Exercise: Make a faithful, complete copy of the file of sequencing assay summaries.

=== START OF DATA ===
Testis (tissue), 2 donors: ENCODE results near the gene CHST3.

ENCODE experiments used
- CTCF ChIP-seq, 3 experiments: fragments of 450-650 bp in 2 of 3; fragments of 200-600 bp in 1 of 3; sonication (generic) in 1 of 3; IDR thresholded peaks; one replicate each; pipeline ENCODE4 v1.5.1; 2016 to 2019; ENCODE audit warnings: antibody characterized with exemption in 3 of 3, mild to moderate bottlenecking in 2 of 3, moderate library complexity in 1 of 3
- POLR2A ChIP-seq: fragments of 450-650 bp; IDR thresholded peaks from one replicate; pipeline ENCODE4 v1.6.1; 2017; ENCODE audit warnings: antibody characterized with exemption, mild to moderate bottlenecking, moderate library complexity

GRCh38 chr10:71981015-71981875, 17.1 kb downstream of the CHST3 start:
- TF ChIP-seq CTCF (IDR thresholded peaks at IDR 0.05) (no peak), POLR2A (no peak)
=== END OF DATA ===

Testis (tissue), 2 donors: ENCODE results near the gene CHST3.

ENCODE experiments used
- CTCF ChIP-seq, 3 experiments: fragments of 450-650 bp in 2 of 3; fragments of 200-600 bp in 1 of 3; sonication (generic) in 1 of 3; IDR thresholded peaks; one replicate each; pipeline ENCODE4 v1.5.1; 2016 to 2019; ENCODE audit warnings: antibody characterized with exemption in 3 of 3, mild to moderate bottlenecking in 2 of 3, moderate library complexity in 1 of 3
- POLR2A ChIP-seq: fragments of 450-650 bp; IDR thresholded peaks from one replicate; pipeline ENCODE4 v1.6.1; 2017; ENCODE audit warnings: antibody characterized with exemption, mild to moderate bottlenecking, moderate library complexity

GRCh38 chr10:71981015-71981875, 17.1 kb downstream of the CHST3 start:
- TF ChIP-seq CTCF (IDR thresholded peaks at IDR 0.05) (no peak), POLR2A (no peak)